Article Topics

The field of bioelectronic medicine combines molecular medicine, bioengineering, and neuroscience to discover and develop nerve stimulating and sensing technologies to regulate biological processes and treat disease.

Work submitted to the journal will cover topics in these disciplines but may also expand to topics in the fields of 
disease biology, bioinformatics, bioengineering, materials science, nanotechnology, neurosurgery, and device development. Ethical, legal and financial issues related to bioelectronic medicine and device development are welcomed. Significant negative results will be considered. 

The following are examples (not limitations) of topics which may be considered by the journal: basic science, preclinical science, clinical studies, transcranial modulation, telemetry, modeling, model-based control, neural decoding, algorithms, and related tools (i.e. electrodes).

Neurostimulation of the Cholinergic Antiinflammatory Pathway in Rheumatoid Arthritis and Inflammatory Bowel Disease

Yaakov A Levine, Frieda Koopman, Michael Faltys, Ralph Zitnik, and Paul-Peter Tak
Inflammatory bowel disease (IBD) and rheumatoid arthritis (RA) cause significant morbidity and mortality. Despite significant therapeutic advances, the medical need for patients with these disorders remains high. An important neural-immune regulatory mechanism termed the “inflammatory reflex,” and its efferent arm, the “cholinergic antiinflammatory pathway” regulate innate and adaptive immunity. An emerging body of evidence indicates that stimulation of this pathway with implantable medical devices is a feasible therapeutic approach in disorders of dysregulated inflammation. Herein we describe the underlying biology and the preclinical experiments done in standard animal models that provided the rationale for testing in clinical trials. The preclinical development approach comprised elements of classic drug and medical device development, yet had unique features and challenges. “Bioelectronic medicines” having ideal characteristics of both drugs and medical devices hold great conceptual promise for treatment of systemic diseases in the future. However studies being done today will help determine whether neurostimulation of the cholinergic antiinflammatory pathway (NCAP) has the potential in the nearer term to fulfill the needs of patients, caregivers and payers for an additional potential treatment option for inflammatory disorders, and might thus become one of the first feasible examples of a bioelectronic medicine.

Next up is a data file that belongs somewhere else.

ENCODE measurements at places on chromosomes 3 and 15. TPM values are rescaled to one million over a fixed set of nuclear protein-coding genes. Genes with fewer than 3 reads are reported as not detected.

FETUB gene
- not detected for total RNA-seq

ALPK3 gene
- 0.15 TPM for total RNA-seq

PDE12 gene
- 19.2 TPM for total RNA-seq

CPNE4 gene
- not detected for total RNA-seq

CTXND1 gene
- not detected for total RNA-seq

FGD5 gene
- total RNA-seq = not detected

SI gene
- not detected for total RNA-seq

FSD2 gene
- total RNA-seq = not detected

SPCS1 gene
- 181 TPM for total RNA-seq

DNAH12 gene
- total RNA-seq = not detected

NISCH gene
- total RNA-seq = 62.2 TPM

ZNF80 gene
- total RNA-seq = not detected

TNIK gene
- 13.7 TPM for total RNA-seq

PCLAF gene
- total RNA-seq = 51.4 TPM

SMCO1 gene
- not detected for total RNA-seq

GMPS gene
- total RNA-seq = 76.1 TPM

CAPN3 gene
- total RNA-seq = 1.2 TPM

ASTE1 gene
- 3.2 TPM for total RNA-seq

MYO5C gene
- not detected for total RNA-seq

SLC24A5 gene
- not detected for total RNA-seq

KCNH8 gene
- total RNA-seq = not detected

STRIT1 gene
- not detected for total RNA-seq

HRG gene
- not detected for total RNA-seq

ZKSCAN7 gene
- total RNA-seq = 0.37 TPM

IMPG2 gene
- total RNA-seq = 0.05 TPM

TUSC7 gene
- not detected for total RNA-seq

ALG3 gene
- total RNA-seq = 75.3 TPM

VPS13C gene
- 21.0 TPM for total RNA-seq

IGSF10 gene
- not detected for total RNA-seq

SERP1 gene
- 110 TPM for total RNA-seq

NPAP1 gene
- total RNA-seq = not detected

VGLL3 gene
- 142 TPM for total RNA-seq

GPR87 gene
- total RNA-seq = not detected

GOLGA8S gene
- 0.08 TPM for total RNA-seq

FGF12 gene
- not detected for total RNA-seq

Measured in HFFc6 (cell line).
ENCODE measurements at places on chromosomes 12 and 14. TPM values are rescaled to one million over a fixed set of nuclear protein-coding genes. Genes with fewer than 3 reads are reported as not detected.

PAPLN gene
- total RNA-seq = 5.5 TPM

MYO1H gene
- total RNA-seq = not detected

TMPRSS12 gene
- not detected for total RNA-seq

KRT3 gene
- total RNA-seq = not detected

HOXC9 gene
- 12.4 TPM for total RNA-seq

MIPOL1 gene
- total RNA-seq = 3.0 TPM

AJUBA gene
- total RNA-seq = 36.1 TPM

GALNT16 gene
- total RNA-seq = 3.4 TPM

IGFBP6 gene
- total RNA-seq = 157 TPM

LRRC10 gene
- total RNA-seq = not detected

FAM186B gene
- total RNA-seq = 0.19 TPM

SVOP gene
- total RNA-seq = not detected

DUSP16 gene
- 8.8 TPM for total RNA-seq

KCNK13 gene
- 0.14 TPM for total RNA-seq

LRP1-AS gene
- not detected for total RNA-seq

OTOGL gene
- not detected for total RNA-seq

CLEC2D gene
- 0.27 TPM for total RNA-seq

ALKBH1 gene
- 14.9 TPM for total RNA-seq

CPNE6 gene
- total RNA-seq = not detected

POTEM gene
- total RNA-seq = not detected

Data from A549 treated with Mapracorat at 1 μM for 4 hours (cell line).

Bioelectronic Medicine 2014
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Date Published
December 2, 2014
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